Baumann, M; Caron, M; Schmaderer, C; Schulte, C; Viklický, O; von Weyhern, CW; Lutz, J; Heemann, U
Renal N(epsilon)-carboxymethyllysine deposition after kidney transplantation.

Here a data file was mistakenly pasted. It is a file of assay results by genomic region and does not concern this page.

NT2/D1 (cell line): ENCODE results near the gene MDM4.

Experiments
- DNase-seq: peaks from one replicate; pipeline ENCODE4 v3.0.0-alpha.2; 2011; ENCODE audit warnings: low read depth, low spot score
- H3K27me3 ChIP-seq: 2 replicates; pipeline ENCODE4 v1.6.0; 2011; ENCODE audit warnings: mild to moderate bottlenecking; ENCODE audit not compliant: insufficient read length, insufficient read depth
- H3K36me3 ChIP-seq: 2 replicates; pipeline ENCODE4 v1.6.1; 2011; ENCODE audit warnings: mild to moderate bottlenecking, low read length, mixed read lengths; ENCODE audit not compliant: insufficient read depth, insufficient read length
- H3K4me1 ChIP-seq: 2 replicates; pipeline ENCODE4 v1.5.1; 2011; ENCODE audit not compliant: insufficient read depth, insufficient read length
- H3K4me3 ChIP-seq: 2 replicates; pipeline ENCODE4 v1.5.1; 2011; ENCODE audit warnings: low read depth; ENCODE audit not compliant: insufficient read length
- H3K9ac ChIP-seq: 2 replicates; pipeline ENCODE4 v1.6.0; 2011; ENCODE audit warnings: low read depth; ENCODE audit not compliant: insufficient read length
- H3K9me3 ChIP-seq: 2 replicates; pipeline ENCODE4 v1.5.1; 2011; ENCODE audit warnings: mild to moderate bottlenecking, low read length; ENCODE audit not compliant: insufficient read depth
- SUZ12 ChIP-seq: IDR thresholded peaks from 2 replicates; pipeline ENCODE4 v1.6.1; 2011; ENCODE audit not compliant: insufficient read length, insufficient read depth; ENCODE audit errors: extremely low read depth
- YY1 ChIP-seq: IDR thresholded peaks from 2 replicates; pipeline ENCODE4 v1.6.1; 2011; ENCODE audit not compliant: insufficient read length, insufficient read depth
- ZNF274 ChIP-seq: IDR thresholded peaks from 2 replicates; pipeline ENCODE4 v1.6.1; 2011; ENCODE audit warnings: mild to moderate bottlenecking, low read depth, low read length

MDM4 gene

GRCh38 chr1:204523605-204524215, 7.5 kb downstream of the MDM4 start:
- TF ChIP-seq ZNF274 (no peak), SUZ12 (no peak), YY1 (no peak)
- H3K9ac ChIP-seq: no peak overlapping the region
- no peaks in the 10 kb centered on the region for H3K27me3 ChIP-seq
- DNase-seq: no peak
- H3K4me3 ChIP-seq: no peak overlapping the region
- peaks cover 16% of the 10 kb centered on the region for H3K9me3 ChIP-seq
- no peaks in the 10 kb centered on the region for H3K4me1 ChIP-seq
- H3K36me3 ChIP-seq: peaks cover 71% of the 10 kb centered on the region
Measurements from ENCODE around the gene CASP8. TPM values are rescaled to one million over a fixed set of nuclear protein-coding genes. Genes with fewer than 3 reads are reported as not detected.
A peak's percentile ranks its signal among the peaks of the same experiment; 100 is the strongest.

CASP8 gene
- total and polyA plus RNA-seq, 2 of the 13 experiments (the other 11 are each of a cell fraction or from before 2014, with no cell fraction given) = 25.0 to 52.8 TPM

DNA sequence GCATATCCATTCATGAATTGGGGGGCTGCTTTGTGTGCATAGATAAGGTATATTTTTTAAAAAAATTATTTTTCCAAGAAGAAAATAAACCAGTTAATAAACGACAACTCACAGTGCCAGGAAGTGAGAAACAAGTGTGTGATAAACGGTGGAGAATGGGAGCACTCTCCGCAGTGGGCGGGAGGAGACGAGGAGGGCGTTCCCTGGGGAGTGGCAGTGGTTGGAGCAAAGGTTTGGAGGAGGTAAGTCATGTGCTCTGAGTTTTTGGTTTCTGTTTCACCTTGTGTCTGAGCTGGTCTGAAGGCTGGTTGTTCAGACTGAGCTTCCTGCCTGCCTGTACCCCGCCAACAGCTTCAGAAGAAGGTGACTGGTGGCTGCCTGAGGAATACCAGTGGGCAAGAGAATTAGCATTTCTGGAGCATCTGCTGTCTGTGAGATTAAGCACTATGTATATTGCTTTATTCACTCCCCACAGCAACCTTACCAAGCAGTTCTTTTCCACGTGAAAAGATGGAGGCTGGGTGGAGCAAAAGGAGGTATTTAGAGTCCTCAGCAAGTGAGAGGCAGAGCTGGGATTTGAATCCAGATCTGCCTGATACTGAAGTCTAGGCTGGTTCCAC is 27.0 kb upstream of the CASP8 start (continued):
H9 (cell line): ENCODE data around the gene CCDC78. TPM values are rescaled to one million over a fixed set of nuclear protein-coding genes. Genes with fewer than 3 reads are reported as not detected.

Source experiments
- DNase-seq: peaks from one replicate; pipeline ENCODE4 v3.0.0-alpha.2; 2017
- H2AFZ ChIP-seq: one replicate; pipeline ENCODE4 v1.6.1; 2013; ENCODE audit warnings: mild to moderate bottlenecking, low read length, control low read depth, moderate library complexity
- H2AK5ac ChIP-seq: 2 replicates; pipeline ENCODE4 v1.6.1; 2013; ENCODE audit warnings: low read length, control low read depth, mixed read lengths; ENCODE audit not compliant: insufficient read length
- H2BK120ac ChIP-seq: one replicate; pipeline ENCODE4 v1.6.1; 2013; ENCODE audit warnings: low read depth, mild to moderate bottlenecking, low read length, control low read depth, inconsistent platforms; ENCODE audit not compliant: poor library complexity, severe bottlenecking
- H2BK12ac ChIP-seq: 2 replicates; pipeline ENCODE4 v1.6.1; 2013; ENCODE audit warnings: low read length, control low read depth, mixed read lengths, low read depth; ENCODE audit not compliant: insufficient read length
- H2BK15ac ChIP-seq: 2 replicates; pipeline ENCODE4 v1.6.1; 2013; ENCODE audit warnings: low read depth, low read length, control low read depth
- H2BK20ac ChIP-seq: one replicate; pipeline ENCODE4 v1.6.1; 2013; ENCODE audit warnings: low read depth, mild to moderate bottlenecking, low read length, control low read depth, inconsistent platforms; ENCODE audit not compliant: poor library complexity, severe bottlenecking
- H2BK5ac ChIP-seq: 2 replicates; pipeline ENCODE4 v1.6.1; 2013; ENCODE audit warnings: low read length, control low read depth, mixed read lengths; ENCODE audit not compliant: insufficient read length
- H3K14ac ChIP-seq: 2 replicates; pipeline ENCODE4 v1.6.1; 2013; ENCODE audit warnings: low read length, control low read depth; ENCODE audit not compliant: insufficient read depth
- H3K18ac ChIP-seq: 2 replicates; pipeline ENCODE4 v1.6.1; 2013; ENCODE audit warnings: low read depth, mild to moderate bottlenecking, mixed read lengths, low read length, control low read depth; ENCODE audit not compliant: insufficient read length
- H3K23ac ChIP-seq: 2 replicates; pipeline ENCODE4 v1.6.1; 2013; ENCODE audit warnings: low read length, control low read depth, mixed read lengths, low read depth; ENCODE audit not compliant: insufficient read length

BACKGROUND: Accumulation of advanced glycation end products, that is, N(epsilon)-carboxymethyllysine (CML), induces oxidative stress and inflammation, and is present in chronic renal failure. Proximal tubular cells (PTCs) take up advanced glycation end products-bound proteins by apical megalin-receptors and degrade them. We hypothesized that renal transplant dysfunction affects renal CML homeostasis. Therefore, tubular and glomerular deposition of CML was investigated in a rat transplantation model, and in human allograft biopsies. METHODS: Fisher 344 kidneys were orthotopically transplanted into Lewis recipients. Recipients were treated with placebo, angiotensin II type 1 receptor blocker (candsartan 5 mg/kg/day), or calcium channel blocker (lacidipine 1 mg/kg/day) more than 28 weeks posttransplantation. Grafts were harvested at 12, 20, and 28 weeks posttransplantation. Sixty-two renal transplant patients underwent graft biopsy because of creatinine increase. Biopsies were graded according to interstitial fibrosis and tubular atrophy. N(epsilon)-carboxymethyllysine and megalin were semiquantitatively investigated in rats and humans using immunohistochemistry. RESULTS: In Fisher grafts, the development of transplant dysfunction was associated with a longitudinal increase in CML deposition in PTCs (week 12: 1.0+/-0.0, week 20: 1.5+/-0.3, week 28: 2.1+/-0.2, P<0.05). No glomerular deposition was present. In human graft biopsies, tubular CML deposition was negatively, and glomerular CML deposition was positively associated with transplant dysfunction (r=-0.29 and r=0.34; P<0.05). Megalin was reduced at advanced grades. CONCLUSION: N(epsilon)-carboxymethyllysine deposition increased in rat PTCs with mild transplant dysfunction. In humans, tubular CML deposition decreased in parallel with the reduction of its cellular uptake mechanism (megalin). Furthermore, glomerular deposition could play a pathophysiological role in chronic allograft injury.